There are records full of great songs with meaningful lyrics and nearly flawless execution that fail to find a significant audience despite these attributes. The Jazz idiom, in particular, has been plagued with matching quality to quantity sold. Many virtuoso performances remain the domain of a few fans.
Now with the whole music business mainly in the can (especially the album or collection of songs business – thanks to iTunes) Worse, there is no change to this injustice within focus. This lack of fairness in the music business underscores the most frustrating truth of life that luck plays as big a role as anything when it comes to success (and many other things).
“Strange Kind of Love” by the now defunct Scottish band Love and Money, initially released in 1988, never got their share of luck and has just been served up with a reissue treatment. Maybe now, with new liner notes by producer Gary Katz and principal songwriter, singer, and guitarist James Grant Love and Money might get some luck and find more fans than the last time out. While this is not an excellent 5-star record, it is a solid four-star one you should check out.
Strange Kind of Love will charm you with its clever lyrics, memorable melodies, and guitar heroics by singer Grant. Grant is a terrific soloist, and finger picker and guitar dominate the record. Grant’s near-baritone comes through loud and clear providing many nuances to the ironic and melodic wordplay found throughout the song collection. Much of this audiophile sonic quality is thanks to Steely Dan producer Katz in one of his very few post-Dan projects.
The whole CD has that Steely Dan flavor of studio perfection. The late, great studio legend and “groove master” – Toto drummer Jeff Porcaro – lay down some irresistible beats (including his version of the famous “Purdie shuffle” on the title track). Drummers will love the sound and feel he adds to support these rich compositions. It’s one of my favorite of Jeff’s studio performances. Dig the triplets and fills in “Scapegoat City.” Porcaro is irreplaceable. This record will make you miss him.
Porcaro’s drumming provides the perfect backdrop for Grant’s songs of love’s lost-and-gained. The interplay between keyboardist Pat McGeechan and bassist Bobby Patterson further informs the music. Patterson, in particular, shines as his bass work never overpowers in the tradition of Dee Murray, supporting each song most interestingly and melodically. Sadly, Patterson passed away in 2006. The bonus demo cuts included on the reissue, if nothing else, highlight Patterson’s rhythmic thumping that got buried a bit in the final mix.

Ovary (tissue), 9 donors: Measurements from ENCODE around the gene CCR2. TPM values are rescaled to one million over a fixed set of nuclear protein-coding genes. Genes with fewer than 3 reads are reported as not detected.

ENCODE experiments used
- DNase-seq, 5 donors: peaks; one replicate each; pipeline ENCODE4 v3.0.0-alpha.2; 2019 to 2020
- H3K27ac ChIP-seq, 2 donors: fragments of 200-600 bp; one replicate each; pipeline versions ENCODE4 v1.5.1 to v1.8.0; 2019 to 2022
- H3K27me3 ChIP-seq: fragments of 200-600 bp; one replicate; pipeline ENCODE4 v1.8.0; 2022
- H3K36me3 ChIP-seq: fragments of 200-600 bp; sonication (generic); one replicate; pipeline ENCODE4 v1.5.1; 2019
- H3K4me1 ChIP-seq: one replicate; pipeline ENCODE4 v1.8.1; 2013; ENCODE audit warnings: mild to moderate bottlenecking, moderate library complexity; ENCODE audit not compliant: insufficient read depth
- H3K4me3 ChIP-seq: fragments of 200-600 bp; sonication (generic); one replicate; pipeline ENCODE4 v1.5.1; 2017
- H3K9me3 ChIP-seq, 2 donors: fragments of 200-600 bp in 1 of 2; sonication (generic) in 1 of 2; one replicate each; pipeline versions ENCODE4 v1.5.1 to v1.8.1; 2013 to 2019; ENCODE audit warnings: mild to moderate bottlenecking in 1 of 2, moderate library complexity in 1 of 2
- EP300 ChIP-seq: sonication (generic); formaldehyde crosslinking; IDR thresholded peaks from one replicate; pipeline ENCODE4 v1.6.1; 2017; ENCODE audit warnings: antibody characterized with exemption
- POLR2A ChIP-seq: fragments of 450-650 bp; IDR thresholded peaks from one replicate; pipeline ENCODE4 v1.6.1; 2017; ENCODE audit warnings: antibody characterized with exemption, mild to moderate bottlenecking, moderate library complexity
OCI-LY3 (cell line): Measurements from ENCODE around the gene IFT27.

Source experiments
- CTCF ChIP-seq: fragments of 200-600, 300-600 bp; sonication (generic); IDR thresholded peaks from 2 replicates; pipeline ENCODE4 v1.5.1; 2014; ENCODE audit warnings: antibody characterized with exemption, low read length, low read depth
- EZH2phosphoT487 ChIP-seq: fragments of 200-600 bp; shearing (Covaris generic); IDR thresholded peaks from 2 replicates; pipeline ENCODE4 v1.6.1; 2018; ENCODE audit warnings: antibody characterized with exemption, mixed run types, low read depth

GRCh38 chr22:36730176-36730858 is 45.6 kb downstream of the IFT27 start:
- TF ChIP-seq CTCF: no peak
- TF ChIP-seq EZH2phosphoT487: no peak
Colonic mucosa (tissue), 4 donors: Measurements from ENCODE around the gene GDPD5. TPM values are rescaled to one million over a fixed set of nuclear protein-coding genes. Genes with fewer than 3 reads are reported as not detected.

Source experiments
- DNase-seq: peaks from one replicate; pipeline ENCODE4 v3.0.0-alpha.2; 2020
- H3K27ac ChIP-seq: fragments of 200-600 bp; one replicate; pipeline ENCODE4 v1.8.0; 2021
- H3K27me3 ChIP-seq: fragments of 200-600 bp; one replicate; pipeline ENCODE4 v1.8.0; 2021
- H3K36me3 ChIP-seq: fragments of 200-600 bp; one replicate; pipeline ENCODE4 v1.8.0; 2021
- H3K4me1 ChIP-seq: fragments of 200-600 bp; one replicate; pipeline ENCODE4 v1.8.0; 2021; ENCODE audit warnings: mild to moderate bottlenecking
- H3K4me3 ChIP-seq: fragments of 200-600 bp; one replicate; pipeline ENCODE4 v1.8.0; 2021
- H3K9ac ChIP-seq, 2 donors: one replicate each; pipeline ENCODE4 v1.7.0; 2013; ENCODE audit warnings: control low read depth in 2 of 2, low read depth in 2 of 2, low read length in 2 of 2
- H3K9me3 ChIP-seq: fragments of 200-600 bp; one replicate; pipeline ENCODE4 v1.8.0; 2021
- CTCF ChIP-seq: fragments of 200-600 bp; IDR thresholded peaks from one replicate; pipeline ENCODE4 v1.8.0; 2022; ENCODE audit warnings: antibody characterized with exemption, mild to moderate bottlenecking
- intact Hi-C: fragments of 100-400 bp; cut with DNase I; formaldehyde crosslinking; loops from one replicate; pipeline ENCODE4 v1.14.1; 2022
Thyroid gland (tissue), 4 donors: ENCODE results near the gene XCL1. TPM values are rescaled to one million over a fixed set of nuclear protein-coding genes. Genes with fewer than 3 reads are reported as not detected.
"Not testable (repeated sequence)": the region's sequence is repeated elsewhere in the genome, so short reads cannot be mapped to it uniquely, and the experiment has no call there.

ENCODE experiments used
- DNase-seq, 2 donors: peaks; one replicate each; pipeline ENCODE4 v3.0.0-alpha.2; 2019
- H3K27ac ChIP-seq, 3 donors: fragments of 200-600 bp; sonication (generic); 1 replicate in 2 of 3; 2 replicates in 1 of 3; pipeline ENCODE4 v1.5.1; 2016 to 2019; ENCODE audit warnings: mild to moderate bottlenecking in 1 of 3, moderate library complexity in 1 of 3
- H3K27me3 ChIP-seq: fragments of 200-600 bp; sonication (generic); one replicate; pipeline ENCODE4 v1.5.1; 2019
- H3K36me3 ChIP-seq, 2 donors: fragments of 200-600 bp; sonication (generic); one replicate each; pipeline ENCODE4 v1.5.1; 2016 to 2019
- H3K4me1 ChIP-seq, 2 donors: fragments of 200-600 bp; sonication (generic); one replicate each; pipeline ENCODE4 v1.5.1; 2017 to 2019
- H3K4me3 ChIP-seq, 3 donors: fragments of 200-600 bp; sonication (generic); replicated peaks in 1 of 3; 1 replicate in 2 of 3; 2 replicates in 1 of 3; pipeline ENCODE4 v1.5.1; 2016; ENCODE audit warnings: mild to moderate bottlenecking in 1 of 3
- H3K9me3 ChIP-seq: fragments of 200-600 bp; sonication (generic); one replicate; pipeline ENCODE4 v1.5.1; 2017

Many outstanding records, like Who’s Next, had the benefit of working out the songs live in front of live audiences before going into the studio. According to the liner notes, this was the case with “Strange Kind of Love.” The tempo changes and the solo breaks all flow and seem just right. Hard to create that in the studio without an audience providing feedback.
The big deal here is the songs. “Jocelyn Square” with its chimney wha-wha pedal, “Walk the Last Mile,” and “Avalanche” with their sing-a-long choruses and lush background vocals added by some Katz/Dan studio veterans. All these songs are anchored with Grant’s one-two of vocals and guitar that communicate longing and wailing. While not the greatest guitarist ever, he is one of the absolute finest lead singer/songwriter/vocalist combinations. Grant is the star of this record.
There are few, if any, real duds on this record – almost every song holds up upon repeated listening – and they are all toe-tappers—no boring ballads here to wade through.
Love and Money never broke the top 40 in the US but did have a bit of a following in the UK with some successful singles. According to Wikipedia, Strange Kind of Love sold about 250K copies worldwide. While their other albums offer a few excellent tracks, none achieved the consistency found on Strange Kind of Love. With Patterson and Porcaro gone, Strange Kind of Love will remain the band’s watershed.
Grant has soldiered on as a troubadour, focusing less on blazing guitar and more on crafting lovely, introspective, primarily acoustic songs (worth investigating) that explore his Scottish roots and show off his songwriting chops.